Scientists Seeking to Save World Find Best Technology Is Trees

Planting Trees
Oxford University scientists have determined the best technology to suck carbon dioxide from the atmosphere and try to reverse global warming. It’s trees. Photographer: Susana Gonzalez/Bloomberg

Oxford University scientists, after a year of research, have determined the best technology to suck carbon dioxide from the atmosphere and try to reverse global warming.

It’s trees.

They considered methods ranging from capturing emissions from factories and power stations to extracting carbon dioxide directly from the air, and adding lime to oceans to increase their absorption of the gas, a study released on Tuesday showed.

None were more promising than planting trees, or baking waste wood to form a type of charcoal that can be added to soil. Relative to other so-called Negative Emissions Technologies, afforestation and biochar are low-cost, have fewer uncertainties and offer other benefits to the environment, the research shows.

Policy makers need to work to increase their use as they are the most encouraging of the possibilities through 2050, the scientists wrote.

The study follows a report by the university in November that also found using geoengineering, like spraying sea salt or sulphate aerosols into the atmosphere to reflect sunlight, won’t provide a “magic bullet” to combat global warming. The United Nations Intergovernmental Panel on Climate Change in April said extracting emissions may become necessary to curb global risks.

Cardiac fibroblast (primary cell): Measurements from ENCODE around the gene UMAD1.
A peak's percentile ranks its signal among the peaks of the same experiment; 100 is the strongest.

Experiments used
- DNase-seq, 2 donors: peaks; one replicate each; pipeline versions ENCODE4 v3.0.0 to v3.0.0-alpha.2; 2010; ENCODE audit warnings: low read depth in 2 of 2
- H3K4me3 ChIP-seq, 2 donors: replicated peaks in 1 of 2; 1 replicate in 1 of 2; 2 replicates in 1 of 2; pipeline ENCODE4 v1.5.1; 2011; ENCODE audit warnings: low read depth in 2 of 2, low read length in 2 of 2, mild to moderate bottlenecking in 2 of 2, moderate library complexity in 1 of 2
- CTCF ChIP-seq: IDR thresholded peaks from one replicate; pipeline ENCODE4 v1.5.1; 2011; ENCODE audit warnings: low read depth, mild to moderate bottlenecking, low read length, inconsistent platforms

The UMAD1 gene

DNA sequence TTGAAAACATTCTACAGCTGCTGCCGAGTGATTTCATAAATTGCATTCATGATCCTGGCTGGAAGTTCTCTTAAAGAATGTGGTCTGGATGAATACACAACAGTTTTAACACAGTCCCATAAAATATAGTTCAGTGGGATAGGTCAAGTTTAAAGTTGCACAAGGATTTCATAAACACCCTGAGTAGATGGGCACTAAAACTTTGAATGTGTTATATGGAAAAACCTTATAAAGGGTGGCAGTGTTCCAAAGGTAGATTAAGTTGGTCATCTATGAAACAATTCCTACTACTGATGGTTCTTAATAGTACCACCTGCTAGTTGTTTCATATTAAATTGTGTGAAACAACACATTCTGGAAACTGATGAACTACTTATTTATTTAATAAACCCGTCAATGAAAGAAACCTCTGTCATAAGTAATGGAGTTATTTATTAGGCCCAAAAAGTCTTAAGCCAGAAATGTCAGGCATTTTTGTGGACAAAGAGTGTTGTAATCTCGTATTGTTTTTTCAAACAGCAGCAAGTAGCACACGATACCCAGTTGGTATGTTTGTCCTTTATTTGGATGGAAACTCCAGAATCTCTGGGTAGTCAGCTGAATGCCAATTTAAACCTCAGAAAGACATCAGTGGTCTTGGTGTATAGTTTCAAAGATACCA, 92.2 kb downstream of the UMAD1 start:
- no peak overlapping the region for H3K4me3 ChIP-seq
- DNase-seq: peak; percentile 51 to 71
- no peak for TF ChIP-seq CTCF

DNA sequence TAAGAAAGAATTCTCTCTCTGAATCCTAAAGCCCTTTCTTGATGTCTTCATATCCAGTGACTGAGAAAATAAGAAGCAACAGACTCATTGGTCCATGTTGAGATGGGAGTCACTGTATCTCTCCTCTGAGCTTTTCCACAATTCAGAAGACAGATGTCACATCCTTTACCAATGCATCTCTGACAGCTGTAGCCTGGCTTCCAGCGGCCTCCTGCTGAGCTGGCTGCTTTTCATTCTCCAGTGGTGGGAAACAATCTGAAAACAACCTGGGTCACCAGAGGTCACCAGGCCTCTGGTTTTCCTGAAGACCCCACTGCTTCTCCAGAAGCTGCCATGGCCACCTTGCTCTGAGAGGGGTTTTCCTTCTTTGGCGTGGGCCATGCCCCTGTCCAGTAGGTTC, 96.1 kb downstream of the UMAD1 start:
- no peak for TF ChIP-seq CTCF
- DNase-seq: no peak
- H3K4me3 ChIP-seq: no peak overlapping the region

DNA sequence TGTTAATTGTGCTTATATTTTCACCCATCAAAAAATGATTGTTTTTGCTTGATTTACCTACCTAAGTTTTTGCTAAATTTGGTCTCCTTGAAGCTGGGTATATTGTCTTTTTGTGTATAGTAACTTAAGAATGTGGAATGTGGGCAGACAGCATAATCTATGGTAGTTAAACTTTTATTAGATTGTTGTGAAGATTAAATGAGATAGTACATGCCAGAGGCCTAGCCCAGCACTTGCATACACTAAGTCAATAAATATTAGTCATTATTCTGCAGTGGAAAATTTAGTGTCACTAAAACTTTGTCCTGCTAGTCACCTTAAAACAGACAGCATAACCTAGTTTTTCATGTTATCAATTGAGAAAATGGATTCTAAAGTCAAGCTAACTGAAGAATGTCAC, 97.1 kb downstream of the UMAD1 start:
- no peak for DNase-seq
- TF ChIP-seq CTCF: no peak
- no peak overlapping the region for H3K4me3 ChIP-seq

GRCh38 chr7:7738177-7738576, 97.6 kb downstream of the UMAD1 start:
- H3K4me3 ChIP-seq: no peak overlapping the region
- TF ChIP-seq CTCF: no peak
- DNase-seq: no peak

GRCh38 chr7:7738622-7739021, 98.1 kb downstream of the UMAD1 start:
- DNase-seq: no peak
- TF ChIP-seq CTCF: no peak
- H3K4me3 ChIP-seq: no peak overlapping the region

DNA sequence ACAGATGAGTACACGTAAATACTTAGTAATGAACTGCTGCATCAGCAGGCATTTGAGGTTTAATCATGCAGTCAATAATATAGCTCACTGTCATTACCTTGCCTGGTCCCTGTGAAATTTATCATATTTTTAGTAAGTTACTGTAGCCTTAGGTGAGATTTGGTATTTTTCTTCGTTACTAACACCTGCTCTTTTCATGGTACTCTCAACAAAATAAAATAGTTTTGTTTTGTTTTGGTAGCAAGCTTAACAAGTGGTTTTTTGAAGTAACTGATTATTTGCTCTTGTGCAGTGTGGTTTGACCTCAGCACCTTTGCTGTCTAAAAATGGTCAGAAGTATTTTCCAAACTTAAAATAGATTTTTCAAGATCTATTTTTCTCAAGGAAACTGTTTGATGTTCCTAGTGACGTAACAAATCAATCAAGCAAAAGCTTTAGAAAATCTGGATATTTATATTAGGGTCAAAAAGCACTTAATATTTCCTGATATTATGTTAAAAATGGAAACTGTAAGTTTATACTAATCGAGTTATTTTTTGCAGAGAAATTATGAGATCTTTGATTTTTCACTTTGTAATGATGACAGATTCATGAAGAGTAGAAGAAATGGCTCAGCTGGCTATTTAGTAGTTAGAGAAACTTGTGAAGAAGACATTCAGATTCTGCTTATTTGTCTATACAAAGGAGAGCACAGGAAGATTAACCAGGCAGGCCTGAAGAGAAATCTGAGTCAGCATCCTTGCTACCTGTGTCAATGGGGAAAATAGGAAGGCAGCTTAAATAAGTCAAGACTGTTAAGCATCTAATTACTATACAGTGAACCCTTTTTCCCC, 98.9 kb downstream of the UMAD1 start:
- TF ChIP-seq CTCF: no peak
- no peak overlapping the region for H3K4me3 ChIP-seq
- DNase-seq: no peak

Deploying NETs by 2050 could help to draw 2.5 years of CO2 from the atmosphere, almost exclusively using afforestation, biochar and improvements to soil carbon, the university found.

Most other technologies are high cost, need large amounts of energy and have many uncertainties and challenges, it said. Using them isn’t easier than cutting emissions to start with.

Beyond 2050, it’s “conceivable” that NETs will have more potential and investments now are sensible in case they’re needed. Their deployment doesn’t mean “business as usual” and shouldn’t foster continued fossil-fuel use, the research shows.

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